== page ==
The caucus which was supposed to be so important for the 2020 election turned into a weird Kafka play on caffeine
Massachusetts senator says vote has shown ‘Americans have a hunger for big structural change’ ( Getty )
It was like watching six very different, very similar parallel universes. After a shambolic process by the Democratic Party — yes, even more shambolic than how a caucus is supposed to go — candidates started coming out onstage and reading identical victory speeches in the absence of any actual results. One of the caucus precinct captains who was supposed to report results from his area to the party was left on hold for an hour then, while talking live to CNN, was overtaken by excitement when the operator finally picked up; seconds later, he was accidentally hung up on. Donald Trump’s spokespeople, currently tasked with defending the president against allegations that he tried to get Ukraine to dig up dirt on Joe Biden, started drumming up rumors that Democrats had rigged their own process. You couldn’t make it up, and if you did, everyone would hate you.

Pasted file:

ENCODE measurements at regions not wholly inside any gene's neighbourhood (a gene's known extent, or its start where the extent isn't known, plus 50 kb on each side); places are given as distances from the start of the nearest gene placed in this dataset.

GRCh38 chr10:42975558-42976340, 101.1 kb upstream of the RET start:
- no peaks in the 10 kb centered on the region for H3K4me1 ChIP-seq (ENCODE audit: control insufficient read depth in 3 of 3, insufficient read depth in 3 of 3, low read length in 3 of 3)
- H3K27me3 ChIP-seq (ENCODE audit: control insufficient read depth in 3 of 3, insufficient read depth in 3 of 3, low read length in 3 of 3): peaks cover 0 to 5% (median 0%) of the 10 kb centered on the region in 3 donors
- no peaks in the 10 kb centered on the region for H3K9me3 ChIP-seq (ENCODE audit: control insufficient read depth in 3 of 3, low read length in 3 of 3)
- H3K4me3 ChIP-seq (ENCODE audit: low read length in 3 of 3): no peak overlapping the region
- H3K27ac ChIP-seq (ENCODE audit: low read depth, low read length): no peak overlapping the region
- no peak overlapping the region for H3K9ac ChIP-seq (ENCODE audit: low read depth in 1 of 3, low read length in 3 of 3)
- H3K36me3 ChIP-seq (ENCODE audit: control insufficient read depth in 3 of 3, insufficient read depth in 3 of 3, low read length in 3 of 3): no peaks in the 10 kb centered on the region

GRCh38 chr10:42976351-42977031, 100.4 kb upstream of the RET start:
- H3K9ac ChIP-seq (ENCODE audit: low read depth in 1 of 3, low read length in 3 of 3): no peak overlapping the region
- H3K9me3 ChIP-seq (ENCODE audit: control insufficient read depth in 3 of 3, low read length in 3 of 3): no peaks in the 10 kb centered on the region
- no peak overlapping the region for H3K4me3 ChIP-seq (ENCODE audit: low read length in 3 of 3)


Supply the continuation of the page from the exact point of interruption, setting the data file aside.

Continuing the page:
So Amy Klobuchar came up onstage first, taking advantage of the fact that the TV cameras of the nation had nothing to point at. It was 10.15pm in Iowa and she delivered an energetic, passionate speech about beating a president who “should have a sign on his desk saying ‘The buck stops anywhere but here’” and her own personal achievements winning elections in “the reddest of the red” and “the bluest of the blue” places. You had to admire her chutzpah. Why not take the reigns, after all, while everyone else ran around like headless chickens? She had been supposed to sink after Iowa but all of a sudden, Klobuchar came out looking like the only Democrat who was getting something done.
Then came Biden, led by his wife Jill. “We’re in this for the long haul,” he said. “On to New Hampshire!”, “Everything that makes America, America is at stake!”, “God bless our troops!” It was classic, middle-of-the-road Uncle Joe.